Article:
If at step 344 the track association algorithm 100 determines that the track which has been correlated to the observation has already been associated, the track association algorithm 100 executes step 348 which determines whether the prior observation which has already been associated with the track correlated with other observations. If the prior observation is not singly correlated, the track association algorithm 100 executes step 350 which disassociates the prior observation from the track and associates the current observation with the track. The track association algorithm 100 then processes the next observation via step 336.

If at step 348 the track association algorithm 100 determines that the prior observation which is associated with the track is singly correlated, the track association algorithm 100 executes step 352. At step 352, the track association algorithm 100 determines whether the prior observation is closer to the associated track than the current observation. The distance measure for use by the track association algorithm 100 for determining the closest observation is: ##EQU4## All the constants used in the computation of association gates will be determined by simulation of various target engagements.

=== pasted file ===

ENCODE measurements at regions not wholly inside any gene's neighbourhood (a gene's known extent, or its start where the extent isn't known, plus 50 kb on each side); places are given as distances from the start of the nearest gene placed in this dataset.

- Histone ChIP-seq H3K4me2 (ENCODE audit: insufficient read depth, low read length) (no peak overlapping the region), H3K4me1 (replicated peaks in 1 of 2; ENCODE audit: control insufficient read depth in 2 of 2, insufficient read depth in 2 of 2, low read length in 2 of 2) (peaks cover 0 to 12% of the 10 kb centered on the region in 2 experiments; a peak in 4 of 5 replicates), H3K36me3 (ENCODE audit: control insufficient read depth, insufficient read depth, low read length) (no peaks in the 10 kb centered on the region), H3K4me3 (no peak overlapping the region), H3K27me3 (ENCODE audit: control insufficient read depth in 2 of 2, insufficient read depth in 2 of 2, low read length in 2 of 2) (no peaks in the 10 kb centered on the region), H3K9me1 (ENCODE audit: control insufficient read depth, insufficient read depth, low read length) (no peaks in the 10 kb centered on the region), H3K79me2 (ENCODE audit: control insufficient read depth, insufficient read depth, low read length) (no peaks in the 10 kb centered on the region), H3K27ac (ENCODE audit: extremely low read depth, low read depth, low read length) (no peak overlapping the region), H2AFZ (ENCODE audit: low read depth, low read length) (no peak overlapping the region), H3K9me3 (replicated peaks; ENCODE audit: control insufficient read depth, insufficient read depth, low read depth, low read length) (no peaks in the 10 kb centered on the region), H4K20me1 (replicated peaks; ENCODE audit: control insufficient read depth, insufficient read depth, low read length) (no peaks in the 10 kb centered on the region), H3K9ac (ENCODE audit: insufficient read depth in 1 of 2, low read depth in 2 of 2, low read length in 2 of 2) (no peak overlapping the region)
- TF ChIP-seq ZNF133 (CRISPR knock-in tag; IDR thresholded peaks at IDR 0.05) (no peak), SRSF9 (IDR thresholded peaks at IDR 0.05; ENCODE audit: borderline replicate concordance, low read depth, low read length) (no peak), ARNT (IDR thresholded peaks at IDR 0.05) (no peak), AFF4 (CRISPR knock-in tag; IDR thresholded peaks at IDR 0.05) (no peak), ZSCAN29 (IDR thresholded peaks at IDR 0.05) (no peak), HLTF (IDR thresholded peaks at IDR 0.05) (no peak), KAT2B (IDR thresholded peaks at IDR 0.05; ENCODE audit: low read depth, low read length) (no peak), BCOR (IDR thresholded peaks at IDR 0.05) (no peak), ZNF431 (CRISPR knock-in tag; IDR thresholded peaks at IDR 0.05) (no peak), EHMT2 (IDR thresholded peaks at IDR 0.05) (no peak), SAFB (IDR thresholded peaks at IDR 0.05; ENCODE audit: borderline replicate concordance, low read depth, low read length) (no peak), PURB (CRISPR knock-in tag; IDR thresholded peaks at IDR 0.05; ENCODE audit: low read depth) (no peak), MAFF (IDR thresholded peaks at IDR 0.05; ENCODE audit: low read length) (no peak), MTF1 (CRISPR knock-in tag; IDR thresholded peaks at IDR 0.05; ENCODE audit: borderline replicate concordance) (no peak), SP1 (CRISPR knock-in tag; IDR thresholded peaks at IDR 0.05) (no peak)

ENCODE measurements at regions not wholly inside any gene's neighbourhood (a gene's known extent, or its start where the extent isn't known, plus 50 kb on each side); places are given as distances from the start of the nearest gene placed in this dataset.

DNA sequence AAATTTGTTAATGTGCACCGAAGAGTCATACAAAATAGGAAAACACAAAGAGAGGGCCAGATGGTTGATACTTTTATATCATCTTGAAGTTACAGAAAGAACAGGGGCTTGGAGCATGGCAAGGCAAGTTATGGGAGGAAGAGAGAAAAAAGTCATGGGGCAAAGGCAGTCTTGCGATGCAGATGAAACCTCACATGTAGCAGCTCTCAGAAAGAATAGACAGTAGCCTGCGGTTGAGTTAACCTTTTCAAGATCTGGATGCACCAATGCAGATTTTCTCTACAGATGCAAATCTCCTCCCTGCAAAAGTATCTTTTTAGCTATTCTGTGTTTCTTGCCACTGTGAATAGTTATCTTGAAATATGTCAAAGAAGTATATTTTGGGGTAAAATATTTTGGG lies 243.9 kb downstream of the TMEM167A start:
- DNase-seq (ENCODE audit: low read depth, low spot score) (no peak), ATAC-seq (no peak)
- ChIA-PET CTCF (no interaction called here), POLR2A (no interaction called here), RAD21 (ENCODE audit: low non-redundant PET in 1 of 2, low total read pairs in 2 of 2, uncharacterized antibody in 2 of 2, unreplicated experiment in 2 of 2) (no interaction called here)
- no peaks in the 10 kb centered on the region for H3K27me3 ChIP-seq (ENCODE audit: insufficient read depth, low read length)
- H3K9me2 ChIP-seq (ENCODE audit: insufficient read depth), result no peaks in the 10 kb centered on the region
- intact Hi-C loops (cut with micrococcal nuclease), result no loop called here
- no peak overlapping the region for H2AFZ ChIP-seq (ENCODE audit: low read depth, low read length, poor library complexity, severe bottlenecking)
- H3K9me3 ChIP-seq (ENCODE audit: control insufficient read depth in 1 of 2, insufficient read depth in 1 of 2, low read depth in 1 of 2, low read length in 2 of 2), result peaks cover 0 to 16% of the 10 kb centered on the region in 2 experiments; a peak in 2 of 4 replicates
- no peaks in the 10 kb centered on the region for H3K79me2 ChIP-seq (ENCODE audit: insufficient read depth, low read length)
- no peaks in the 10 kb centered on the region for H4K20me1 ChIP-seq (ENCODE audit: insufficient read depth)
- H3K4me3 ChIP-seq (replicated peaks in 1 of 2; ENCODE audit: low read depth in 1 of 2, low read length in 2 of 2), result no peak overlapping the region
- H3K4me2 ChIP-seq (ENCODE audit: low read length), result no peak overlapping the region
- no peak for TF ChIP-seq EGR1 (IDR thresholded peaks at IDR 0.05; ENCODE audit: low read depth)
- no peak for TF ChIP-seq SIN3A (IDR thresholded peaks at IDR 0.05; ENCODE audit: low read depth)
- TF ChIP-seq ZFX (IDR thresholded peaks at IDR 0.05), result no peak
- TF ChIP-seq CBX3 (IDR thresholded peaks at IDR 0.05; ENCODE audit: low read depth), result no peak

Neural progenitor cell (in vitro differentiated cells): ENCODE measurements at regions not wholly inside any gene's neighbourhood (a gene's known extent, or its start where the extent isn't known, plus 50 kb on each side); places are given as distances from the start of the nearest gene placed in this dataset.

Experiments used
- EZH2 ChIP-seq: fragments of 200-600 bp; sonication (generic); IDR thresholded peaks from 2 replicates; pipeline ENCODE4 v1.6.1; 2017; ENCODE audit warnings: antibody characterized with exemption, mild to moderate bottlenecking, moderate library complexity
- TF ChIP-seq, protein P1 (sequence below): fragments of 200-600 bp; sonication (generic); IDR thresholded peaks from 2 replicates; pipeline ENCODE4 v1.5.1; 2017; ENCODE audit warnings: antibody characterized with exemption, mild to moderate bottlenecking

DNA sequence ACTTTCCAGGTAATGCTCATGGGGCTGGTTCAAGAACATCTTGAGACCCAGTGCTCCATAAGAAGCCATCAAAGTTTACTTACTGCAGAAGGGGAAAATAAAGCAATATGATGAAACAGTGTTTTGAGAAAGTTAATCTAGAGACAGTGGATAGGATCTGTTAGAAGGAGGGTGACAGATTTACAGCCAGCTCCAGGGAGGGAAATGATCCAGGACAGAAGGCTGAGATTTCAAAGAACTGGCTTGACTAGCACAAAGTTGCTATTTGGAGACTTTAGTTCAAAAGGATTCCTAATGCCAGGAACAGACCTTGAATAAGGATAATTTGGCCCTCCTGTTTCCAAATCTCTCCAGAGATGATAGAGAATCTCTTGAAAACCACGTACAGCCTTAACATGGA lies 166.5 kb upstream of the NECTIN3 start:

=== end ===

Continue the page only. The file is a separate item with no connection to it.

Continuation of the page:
If the prior observation is closer to the associated track than the current observation as determined at step 352, the track association algorithm 100 then executes step 336 to begin processing a new observation. If the prior observation is farther from the track than the current observation, then the track association algorithm executes step 350 which disassociates the prior observation from the track and associates the new observation with the track. After executing step 350, the track association algorithm 100 executes step 336.